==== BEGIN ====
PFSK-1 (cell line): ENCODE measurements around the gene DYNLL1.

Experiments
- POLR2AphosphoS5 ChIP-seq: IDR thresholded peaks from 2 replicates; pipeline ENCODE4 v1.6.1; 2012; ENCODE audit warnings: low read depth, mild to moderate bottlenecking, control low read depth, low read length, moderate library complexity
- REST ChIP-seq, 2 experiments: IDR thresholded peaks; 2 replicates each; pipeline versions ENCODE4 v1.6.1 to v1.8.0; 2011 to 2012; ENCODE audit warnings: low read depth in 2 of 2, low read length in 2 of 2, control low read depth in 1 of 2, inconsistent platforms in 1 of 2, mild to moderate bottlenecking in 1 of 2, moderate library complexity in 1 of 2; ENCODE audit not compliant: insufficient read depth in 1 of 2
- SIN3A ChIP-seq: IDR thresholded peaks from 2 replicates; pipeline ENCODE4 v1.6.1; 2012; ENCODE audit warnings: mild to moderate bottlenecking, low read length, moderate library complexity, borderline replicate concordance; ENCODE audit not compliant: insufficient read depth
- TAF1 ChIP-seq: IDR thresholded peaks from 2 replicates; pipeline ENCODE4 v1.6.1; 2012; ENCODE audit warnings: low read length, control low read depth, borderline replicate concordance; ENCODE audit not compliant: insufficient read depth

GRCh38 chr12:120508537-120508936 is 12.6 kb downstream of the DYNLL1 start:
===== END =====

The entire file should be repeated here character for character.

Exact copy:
PFSK-1 (cell line): ENCODE measurements around the gene DYNLL1.

Experiments
- POLR2AphosphoS5 ChIP-seq: IDR thresholded peaks from 2 replicates; pipeline ENCODE4 v1.6.1; 2012; ENCODE audit warnings: low read depth, mild to moderate bottlenecking, control low read depth, low read length, moderate library complexity
- REST ChIP-seq, 2 experiments: IDR thresholded peaks; 2 replicates each; pipeline versions ENCODE4 v1.6.1 to v1.8.0; 2011 to 2012; ENCODE audit warnings: low read depth in 2 of 2, low read length in 2 of 2, control low read depth in 1 of 2, inconsistent platforms in 1 of 2, mild to moderate bottlenecking in 1 of 2, moderate library complexity in 1 of 2; ENCODE audit not compliant: insufficient read depth in 1 of 2
- SIN3A ChIP-seq: IDR thresholded peaks from 2 replicates; pipeline ENCODE4 v1.6.1; 2012; ENCODE audit warnings: mild to moderate bottlenecking, low read length, moderate library complexity, borderline replicate concordance; ENCODE audit not compliant: insufficient read depth
- TAF1 ChIP-seq: IDR thresholded peaks from 2 replicates; pipeline ENCODE4 v1.6.1; 2012; ENCODE audit warnings: low read length, control low read depth, borderline replicate concordance; ENCODE audit not compliant: insufficient read depth

GRCh38 chr12:120508537-120508936 is 12.6 kb downstream of the DYNLL1 start: